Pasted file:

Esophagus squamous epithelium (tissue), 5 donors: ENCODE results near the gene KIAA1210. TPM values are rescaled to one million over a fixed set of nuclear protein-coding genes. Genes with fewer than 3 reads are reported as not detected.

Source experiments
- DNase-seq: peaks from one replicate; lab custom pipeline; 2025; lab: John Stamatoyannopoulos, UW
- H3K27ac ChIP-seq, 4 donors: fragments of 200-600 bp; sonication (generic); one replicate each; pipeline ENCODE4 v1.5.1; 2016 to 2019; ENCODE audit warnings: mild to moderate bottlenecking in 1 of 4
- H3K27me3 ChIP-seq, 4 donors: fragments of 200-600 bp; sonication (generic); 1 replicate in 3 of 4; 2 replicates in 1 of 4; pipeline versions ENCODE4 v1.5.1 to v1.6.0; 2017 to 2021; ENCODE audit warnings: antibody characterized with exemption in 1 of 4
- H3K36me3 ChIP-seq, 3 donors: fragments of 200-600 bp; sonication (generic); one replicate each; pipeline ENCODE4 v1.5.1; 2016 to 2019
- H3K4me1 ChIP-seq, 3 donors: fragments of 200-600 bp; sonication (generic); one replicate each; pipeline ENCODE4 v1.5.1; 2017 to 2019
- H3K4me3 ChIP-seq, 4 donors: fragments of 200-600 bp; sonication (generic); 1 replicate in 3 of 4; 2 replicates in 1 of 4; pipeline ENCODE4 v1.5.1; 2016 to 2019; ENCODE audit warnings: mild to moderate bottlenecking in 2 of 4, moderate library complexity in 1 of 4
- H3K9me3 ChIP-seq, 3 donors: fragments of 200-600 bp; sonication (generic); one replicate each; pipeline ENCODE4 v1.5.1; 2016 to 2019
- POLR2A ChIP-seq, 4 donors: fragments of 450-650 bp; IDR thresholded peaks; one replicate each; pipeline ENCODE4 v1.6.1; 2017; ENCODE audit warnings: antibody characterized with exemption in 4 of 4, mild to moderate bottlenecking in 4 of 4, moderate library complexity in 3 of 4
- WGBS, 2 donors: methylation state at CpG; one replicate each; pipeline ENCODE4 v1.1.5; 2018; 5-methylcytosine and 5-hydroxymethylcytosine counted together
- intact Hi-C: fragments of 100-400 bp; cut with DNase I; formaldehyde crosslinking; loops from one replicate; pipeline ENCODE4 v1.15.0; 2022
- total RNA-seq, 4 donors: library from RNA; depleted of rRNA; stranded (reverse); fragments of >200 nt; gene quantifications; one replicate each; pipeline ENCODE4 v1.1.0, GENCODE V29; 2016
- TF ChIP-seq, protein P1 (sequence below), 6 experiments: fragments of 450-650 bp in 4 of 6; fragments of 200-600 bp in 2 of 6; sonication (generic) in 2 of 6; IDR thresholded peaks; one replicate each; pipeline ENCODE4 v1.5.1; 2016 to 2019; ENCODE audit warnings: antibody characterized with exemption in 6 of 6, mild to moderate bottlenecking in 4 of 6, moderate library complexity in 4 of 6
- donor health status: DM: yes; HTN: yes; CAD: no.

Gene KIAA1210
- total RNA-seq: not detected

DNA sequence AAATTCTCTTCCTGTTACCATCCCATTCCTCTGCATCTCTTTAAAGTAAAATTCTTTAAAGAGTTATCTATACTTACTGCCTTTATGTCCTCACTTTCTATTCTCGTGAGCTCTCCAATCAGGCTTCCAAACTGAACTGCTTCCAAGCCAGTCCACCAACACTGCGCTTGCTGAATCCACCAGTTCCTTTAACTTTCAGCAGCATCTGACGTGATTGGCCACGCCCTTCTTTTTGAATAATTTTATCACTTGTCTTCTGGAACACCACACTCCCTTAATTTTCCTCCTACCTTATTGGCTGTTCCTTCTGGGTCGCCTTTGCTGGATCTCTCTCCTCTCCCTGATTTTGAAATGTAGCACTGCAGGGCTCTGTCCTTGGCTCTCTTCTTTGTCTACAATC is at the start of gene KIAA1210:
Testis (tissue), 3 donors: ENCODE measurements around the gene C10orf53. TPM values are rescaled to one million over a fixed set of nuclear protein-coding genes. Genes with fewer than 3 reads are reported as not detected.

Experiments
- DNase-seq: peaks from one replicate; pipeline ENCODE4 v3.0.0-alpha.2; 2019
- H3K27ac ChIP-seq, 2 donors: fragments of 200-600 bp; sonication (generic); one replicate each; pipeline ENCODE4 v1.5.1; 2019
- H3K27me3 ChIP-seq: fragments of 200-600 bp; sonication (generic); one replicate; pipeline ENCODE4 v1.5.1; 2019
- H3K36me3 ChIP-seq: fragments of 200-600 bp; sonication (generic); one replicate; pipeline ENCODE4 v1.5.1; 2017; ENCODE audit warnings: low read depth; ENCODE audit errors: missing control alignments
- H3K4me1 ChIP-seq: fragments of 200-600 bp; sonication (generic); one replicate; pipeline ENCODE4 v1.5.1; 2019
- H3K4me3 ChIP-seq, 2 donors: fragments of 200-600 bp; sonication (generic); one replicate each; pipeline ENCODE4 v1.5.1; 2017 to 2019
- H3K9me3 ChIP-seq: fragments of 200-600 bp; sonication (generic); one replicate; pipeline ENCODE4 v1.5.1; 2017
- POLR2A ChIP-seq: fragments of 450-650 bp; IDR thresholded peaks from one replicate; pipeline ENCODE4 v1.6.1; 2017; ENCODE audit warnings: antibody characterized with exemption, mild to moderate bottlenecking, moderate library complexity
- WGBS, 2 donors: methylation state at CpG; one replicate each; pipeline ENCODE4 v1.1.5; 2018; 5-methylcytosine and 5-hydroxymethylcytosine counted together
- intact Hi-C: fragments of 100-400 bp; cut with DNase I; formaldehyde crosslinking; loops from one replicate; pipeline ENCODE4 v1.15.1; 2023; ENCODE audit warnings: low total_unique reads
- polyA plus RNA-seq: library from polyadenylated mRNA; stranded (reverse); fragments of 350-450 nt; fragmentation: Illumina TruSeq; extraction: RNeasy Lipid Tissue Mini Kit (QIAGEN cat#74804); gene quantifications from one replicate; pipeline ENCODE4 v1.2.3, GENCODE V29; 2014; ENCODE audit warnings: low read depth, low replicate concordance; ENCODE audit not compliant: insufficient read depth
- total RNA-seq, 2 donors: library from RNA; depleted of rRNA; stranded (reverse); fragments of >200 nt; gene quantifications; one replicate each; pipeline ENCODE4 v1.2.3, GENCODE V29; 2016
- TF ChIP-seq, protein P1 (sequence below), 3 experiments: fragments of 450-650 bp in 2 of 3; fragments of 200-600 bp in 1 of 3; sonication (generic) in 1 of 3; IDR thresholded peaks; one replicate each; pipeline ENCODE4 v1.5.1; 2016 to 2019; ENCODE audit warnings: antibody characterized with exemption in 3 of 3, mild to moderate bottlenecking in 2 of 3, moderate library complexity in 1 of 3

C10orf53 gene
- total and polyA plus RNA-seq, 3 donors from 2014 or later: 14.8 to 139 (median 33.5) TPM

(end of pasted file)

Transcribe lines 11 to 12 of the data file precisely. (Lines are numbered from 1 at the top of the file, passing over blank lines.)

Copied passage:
- WGBS, 2 donors: methylation state at CpG; one replicate each; pipeline ENCODE4 v1.1.5; 2018; 5-methylcytosine and 5-hydroxymethylcytosine counted together
- intact Hi-C: fragments of 100-400 bp; cut with DNase I; formaldehyde crosslinking; loops from one replicate; pipeline ENCODE4 v1.15.0; 2022